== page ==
Illustration: Rebecca Zisser/Axios

Perhaps the biggest risk for financial markets is the potential for wide-ranging debt defaults, particularly as companies have significantly increased their debt load and more are rated at the bottom of the investment grade ratings scale.

Why it matters: The world's companies are in a much worse position amid the coronavirus pandemic than they were ahead of the global financial crisis.

The state of play: Economists at the Institute of International Finance write, "Corporate debt is already very high relative to earnings — and earnings prospects are deteriorating: At nearly $75 trillion, the fast-growing mountain of global corporate debt (ex-financials) is around 93% of global GDP."

  • That's significantly higher than the level of corporate debt in the run-up to the 2008 global financial crisis (75% of GDP).
  • Worse, IIF notes, "Some of the highest debt burdens are in sectors with weak and volatile earnings profiles."

Go deeper: The world's fast-growing mountain of debt

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Shale's uncertain future amid coronavirus pandemic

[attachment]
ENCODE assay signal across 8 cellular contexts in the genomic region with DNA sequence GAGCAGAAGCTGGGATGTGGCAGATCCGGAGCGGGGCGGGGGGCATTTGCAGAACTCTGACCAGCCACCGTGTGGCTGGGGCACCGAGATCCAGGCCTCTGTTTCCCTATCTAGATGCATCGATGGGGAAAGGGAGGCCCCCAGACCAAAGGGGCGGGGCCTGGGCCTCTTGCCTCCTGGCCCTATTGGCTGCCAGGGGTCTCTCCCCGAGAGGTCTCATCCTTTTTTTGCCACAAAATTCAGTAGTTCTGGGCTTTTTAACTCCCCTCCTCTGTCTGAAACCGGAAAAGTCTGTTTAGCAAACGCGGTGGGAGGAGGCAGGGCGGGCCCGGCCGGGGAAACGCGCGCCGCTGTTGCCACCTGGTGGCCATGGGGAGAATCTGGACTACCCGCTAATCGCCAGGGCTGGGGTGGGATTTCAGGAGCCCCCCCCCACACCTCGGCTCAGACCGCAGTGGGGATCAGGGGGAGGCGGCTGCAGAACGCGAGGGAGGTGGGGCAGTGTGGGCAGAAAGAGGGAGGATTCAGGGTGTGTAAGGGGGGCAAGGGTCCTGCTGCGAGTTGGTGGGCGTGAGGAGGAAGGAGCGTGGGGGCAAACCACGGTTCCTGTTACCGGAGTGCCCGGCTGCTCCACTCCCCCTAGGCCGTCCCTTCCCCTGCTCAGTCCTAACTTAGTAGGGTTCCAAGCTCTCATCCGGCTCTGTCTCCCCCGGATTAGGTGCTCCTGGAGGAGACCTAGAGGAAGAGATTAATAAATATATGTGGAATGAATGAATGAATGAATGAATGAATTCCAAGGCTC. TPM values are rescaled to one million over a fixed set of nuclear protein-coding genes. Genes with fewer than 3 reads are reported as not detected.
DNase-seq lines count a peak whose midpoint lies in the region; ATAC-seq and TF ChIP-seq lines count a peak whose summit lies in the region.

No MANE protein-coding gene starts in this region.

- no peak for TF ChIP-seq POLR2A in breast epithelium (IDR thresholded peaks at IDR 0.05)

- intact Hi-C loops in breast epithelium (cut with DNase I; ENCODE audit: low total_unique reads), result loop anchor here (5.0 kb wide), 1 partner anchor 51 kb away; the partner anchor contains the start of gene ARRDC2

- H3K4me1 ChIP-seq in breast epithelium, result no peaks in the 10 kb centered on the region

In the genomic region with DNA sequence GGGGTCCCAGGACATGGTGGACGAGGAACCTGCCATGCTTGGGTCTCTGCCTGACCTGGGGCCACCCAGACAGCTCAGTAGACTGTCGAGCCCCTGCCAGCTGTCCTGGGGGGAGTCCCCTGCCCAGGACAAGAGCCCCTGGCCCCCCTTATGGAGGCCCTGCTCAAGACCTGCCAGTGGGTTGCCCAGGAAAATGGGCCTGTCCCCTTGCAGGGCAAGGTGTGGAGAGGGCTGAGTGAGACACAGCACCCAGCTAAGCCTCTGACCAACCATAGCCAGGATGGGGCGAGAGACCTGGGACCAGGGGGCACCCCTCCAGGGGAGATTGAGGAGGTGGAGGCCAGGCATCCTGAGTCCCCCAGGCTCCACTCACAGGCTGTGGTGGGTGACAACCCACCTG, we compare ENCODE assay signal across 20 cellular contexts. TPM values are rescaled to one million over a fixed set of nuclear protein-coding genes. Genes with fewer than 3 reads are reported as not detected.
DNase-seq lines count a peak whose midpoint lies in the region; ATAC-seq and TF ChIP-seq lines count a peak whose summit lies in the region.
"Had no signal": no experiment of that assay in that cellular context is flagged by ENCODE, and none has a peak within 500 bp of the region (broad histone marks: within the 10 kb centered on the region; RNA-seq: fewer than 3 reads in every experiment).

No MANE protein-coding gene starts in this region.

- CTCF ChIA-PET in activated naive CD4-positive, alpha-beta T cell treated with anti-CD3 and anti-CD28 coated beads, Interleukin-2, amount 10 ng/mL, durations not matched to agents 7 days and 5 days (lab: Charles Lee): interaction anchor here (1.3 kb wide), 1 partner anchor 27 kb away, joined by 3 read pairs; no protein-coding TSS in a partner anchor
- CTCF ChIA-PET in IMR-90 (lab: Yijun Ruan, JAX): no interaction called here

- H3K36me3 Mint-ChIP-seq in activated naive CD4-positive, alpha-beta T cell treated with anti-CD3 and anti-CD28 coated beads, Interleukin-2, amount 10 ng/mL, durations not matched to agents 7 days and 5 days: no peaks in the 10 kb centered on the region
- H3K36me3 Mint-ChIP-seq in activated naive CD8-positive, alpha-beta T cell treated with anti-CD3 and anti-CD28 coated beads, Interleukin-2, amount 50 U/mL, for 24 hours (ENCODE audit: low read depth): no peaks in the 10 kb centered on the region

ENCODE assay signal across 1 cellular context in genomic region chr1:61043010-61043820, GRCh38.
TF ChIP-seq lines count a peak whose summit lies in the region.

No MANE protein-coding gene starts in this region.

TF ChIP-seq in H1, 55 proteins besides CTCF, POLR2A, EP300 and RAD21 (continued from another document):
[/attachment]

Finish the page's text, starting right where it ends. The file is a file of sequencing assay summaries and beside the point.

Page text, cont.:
Illustration: Sarah Grillo/Axios

The shale sector is entering a "great compression" that could bring a "deep consolidation" as companies collectively face hundreds of billions of dollars worth of write-downs on their assets, a new Deloitte analysis finds.

Why it matters: The report shows how depressed oil prices stemming from the COVID-19 pandemic are slated to take a big toll on the sector, which was already struggling with debt and weak cash flow even before the crisis.

Americans increase deposits as banks cut back on lending

Illustration: Aïda Amer/Axios

U.S. banks are seeing deposits skyrocket and are pulling back on loans in the face of the coronavirus pandemic, newly released data from the Federal Reserve show.

Why it matters: It's the latest sign of trouble for the banking sector and the economy — a signal that consumers and businesses aren't starting new projects or focusing on growth, and are instead socking away cash.

How the Robinhood effect is moving the stock market

Reproduced from BCA Research using Bloomberg data; Table: Axios Visuals

A report from BCA Research published Monday finds Robinhood users are moving into speculative bets at an incredible rate, radically increasing holdings in three groups of stocks — airlines, cruise ships and mortgage REITs.

What's happening: "Retail investors have provided institutions with an opportunity to exit stocks in the three stressed groups," Doug Peta, BCA's chief U.S. investment strategist, writes in the note.